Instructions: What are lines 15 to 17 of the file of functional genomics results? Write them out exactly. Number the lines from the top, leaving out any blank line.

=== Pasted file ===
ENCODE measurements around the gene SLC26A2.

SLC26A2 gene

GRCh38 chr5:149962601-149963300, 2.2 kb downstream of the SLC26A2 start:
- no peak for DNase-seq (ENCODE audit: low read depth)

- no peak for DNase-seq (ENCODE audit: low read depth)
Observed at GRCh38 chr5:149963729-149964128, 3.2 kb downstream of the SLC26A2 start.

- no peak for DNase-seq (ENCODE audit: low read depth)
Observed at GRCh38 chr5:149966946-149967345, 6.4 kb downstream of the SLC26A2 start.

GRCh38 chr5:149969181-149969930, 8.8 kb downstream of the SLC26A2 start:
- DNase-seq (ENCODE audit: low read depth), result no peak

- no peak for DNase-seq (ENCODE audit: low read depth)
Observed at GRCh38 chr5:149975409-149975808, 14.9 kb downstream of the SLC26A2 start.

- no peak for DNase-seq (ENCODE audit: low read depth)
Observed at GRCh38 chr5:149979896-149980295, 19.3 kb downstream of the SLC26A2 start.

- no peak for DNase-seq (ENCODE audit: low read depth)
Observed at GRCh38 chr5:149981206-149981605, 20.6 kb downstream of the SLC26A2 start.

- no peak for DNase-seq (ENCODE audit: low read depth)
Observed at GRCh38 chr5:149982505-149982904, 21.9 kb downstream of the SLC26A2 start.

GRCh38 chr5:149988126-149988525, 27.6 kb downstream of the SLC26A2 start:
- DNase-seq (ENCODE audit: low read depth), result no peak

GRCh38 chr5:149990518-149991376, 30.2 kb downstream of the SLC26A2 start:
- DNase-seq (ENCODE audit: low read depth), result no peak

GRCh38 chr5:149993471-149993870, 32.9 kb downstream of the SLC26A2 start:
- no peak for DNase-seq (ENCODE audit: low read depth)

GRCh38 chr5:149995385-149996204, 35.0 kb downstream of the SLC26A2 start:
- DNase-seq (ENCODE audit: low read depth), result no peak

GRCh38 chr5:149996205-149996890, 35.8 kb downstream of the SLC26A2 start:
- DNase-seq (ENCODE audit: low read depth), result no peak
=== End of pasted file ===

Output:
- no peak for DNase-seq (ENCODE audit: low read depth)
Observed at GRCh38 chr5:149981206-149981605, 20.6 kb downstream of the SLC26A2 start.

- no peak for DNase-seq (ENCODE audit: low read depth)